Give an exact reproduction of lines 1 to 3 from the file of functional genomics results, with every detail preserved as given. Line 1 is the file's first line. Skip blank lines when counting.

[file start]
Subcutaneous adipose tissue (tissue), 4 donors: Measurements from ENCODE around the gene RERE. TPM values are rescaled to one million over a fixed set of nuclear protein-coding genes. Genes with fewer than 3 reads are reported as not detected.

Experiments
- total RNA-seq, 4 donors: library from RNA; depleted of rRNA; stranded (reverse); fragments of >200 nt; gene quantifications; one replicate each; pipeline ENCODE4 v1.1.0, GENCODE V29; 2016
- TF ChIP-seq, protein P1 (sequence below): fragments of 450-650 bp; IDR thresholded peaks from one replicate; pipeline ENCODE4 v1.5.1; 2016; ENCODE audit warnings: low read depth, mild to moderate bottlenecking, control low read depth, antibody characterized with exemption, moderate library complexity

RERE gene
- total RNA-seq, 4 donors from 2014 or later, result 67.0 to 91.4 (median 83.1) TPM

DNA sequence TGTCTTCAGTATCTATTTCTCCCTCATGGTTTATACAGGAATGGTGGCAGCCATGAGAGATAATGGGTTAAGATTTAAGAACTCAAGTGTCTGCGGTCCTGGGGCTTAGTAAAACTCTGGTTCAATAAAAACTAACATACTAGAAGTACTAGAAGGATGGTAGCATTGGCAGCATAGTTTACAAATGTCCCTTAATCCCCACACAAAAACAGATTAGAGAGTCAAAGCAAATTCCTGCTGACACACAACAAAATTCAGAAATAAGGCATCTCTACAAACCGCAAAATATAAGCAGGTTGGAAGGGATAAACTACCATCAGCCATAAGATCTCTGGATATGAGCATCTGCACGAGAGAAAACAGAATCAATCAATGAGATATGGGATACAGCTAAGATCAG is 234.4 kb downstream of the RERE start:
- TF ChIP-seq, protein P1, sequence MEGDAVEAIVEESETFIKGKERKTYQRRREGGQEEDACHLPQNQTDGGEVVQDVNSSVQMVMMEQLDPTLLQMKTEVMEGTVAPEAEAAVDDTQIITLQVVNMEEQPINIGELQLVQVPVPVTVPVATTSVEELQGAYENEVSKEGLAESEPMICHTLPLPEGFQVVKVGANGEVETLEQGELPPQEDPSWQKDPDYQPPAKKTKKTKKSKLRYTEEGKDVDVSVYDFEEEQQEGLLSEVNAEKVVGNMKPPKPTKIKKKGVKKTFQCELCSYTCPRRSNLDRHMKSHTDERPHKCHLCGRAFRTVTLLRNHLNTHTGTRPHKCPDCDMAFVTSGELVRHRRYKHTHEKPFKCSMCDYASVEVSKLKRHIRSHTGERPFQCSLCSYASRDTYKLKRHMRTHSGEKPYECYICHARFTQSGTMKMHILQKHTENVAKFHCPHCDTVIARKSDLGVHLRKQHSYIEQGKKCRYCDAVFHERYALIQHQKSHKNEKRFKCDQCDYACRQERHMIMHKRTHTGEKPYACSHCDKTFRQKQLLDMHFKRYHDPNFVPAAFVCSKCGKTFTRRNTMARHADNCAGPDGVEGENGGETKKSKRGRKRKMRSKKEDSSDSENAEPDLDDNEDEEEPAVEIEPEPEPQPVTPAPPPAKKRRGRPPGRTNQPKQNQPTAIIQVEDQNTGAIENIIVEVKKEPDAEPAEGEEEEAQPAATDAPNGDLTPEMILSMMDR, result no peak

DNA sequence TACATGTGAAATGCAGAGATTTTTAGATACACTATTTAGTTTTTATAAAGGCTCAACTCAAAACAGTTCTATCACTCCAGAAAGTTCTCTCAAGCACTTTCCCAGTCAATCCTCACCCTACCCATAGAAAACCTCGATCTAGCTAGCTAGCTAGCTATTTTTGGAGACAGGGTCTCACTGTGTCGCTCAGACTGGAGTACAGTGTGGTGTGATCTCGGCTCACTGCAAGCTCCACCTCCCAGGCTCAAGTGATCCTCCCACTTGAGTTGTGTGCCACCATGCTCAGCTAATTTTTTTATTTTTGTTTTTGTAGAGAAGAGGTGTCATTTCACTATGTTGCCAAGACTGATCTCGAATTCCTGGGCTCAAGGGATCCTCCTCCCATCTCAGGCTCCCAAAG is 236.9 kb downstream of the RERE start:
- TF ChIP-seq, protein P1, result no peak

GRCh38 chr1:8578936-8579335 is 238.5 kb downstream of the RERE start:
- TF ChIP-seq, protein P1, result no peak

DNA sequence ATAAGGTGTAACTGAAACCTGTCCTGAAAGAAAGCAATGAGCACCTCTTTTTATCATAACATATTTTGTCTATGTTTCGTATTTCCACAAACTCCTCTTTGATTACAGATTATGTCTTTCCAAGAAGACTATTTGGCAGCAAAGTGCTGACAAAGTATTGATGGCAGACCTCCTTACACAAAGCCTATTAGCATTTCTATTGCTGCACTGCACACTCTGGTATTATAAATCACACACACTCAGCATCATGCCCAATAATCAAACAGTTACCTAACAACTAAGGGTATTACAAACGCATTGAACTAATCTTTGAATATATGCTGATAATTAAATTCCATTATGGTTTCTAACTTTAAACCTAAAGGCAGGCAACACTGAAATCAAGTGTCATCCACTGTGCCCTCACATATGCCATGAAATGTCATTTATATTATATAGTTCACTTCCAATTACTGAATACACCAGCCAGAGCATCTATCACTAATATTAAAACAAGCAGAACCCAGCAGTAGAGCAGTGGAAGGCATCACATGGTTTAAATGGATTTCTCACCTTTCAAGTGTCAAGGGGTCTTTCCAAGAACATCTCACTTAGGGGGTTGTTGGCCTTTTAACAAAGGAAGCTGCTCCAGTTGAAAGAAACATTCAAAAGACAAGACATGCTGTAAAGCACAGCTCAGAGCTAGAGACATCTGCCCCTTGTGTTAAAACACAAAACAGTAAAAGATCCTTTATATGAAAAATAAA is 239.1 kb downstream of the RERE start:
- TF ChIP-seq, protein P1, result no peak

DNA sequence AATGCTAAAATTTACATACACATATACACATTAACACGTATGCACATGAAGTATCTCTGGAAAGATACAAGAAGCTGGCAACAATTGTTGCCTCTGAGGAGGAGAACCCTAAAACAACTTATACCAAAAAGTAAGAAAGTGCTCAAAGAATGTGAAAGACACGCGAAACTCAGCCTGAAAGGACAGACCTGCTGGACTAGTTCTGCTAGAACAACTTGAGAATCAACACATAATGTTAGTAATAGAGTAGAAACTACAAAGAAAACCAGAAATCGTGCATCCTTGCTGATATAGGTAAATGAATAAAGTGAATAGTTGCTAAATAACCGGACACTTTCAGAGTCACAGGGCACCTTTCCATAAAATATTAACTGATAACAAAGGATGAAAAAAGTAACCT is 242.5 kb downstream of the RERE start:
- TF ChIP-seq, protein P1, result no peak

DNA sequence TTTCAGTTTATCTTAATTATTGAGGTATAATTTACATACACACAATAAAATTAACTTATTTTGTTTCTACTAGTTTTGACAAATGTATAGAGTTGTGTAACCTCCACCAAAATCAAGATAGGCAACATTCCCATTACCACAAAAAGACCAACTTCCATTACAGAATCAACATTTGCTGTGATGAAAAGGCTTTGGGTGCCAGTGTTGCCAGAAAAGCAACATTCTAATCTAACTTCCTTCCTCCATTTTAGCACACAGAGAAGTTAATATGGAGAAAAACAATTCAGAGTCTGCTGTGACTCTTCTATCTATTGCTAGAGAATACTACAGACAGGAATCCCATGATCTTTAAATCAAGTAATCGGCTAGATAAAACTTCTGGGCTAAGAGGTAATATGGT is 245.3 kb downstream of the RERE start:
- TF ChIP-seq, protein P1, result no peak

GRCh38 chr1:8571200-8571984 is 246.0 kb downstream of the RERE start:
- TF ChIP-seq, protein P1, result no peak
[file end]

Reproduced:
Subcutaneous adipose tissue (tissue), 4 donors: Measurements from ENCODE around the gene RERE. TPM values are rescaled to one million over a fixed set of nuclear protein-coding genes. Genes with fewer than 3 reads are reported as not detected.

Experiments
- total RNA-seq, 4 donors: library from RNA; depleted of rRNA; stranded (reverse); fragments of >200 nt; gene quantifications; one replicate each; pipeline ENCODE4 v1.1.0, GENCODE V29; 2016